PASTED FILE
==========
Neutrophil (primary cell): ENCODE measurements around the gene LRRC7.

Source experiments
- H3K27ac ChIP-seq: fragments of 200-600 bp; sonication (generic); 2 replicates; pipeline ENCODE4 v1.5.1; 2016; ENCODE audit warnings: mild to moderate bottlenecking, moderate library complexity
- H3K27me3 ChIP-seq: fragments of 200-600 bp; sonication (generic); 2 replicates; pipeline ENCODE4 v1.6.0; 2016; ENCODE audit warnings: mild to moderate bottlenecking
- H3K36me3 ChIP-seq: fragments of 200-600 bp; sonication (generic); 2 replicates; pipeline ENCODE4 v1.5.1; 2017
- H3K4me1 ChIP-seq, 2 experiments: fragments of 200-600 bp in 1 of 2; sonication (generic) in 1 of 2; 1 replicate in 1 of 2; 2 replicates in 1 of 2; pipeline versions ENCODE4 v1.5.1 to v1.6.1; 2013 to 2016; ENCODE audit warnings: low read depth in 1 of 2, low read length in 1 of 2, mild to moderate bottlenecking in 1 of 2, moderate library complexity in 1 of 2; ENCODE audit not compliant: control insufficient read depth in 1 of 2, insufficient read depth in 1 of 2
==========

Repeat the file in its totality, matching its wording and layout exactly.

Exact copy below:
Neutrophil (primary cell): ENCODE measurements around the gene LRRC7.

Source experiments
- H3K27ac ChIP-seq: fragments of 200-600 bp; sonication (generic); 2 replicates; pipeline ENCODE4 v1.5.1; 2016; ENCODE audit warnings: mild to moderate bottlenecking, moderate library complexity
- H3K27me3 ChIP-seq: fragments of 200-600 bp; sonication (generic); 2 replicates; pipeline ENCODE4 v1.6.0; 2016; ENCODE audit warnings: mild to moderate bottlenecking
- H3K36me3 ChIP-seq: fragments of 200-600 bp; sonication (generic); 2 replicates; pipeline ENCODE4 v1.5.1; 2017
- H3K4me1 ChIP-seq, 2 experiments: fragments of 200-600 bp in 1 of 2; sonication (generic) in 1 of 2; 1 replicate in 1 of 2; 2 replicates in 1 of 2; pipeline versions ENCODE4 v1.5.1 to v1.6.1; 2013 to 2016; ENCODE audit warnings: low read depth in 1 of 2, low read length in 1 of 2, mild to moderate bottlenecking in 1 of 2, moderate library complexity in 1 of 2; ENCODE audit not compliant: control insufficient read depth in 1 of 2, insufficient read depth in 1 of 2